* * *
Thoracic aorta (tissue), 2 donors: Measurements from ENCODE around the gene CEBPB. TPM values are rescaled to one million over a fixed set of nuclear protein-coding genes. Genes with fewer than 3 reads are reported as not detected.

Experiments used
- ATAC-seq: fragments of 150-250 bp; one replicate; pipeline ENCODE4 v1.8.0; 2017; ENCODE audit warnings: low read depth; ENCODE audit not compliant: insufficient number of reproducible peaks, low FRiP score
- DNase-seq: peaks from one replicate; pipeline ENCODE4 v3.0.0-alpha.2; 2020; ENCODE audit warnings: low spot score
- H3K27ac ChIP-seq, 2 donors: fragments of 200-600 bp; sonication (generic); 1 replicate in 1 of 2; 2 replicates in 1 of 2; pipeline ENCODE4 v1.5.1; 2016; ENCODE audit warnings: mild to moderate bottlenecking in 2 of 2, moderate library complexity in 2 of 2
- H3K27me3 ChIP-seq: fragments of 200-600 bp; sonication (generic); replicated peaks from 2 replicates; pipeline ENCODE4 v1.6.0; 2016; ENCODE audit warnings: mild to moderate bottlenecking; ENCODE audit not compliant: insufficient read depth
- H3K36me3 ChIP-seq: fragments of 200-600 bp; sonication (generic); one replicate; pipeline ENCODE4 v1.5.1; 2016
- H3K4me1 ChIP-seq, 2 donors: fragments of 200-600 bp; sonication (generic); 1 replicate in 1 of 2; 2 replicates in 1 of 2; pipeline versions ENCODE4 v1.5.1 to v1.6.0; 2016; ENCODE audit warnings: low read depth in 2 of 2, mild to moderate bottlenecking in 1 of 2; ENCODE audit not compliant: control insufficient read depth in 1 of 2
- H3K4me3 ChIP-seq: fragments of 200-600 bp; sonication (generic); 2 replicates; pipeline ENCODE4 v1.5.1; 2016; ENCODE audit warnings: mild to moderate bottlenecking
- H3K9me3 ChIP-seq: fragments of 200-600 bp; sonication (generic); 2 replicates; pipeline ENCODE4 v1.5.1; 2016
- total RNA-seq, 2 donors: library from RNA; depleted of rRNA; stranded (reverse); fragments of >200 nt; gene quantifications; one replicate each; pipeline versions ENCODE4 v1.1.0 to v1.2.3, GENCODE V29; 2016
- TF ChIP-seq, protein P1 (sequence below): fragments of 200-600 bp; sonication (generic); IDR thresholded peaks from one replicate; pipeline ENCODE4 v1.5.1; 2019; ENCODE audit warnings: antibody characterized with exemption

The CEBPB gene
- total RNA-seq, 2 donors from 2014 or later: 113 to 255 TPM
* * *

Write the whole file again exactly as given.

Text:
Thoracic aorta (tissue), 2 donors: Measurements from ENCODE around the gene CEBPB. TPM values are rescaled to one million over a fixed set of nuclear protein-coding genes. Genes with fewer than 3 reads are reported as not detected.

Experiments used
- ATAC-seq: fragments of 150-250 bp; one replicate; pipeline ENCODE4 v1.8.0; 2017; ENCODE audit warnings: low read depth; ENCODE audit not compliant: insufficient number of reproducible peaks, low FRiP score
- DNase-seq: peaks from one replicate; pipeline ENCODE4 v3.0.0-alpha.2; 2020; ENCODE audit warnings: low spot score
- H3K27ac ChIP-seq, 2 donors: fragments of 200-600 bp; sonication (generic); 1 replicate in 1 of 2; 2 replicates in 1 of 2; pipeline ENCODE4 v1.5.1; 2016; ENCODE audit warnings: mild to moderate bottlenecking in 2 of 2, moderate library complexity in 2 of 2
- H3K27me3 ChIP-seq: fragments of 200-600 bp; sonication (generic); replicated peaks from 2 replicates; pipeline ENCODE4 v1.6.0; 2016; ENCODE audit warnings: mild to moderate bottlenecking; ENCODE audit not compliant: insufficient read depth
- H3K36me3 ChIP-seq: fragments of 200-600 bp; sonication (generic); one replicate; pipeline ENCODE4 v1.5.1; 2016
- H3K4me1 ChIP-seq, 2 donors: fragments of 200-600 bp; sonication (generic); 1 replicate in 1 of 2; 2 replicates in 1 of 2; pipeline versions ENCODE4 v1.5.1 to v1.6.0; 2016; ENCODE audit warnings: low read depth in 2 of 2, mild to moderate bottlenecking in 1 of 2; ENCODE audit not compliant: control insufficient read depth in 1 of 2
- H3K4me3 ChIP-seq: fragments of 200-600 bp; sonication (generic); 2 replicates; pipeline ENCODE4 v1.5.1; 2016; ENCODE audit warnings: mild to moderate bottlenecking
- H3K9me3 ChIP-seq: fragments of 200-600 bp; sonication (generic); 2 replicates; pipeline ENCODE4 v1.5.1; 2016
- total RNA-seq, 2 donors: library from RNA; depleted of rRNA; stranded (reverse); fragments of >200 nt; gene quantifications; one replicate each; pipeline versions ENCODE4 v1.1.0 to v1.2.3, GENCODE V29; 2016
- TF ChIP-seq, protein P1 (sequence below): fragments of 200-600 bp; sonication (generic); IDR thresholded peaks from one replicate; pipeline ENCODE4 v1.5.1; 2019; ENCODE audit warnings: antibody characterized with exemption

The CEBPB gene
- total RNA-seq, 2 donors from 2014 or later: 113 to 255 TPM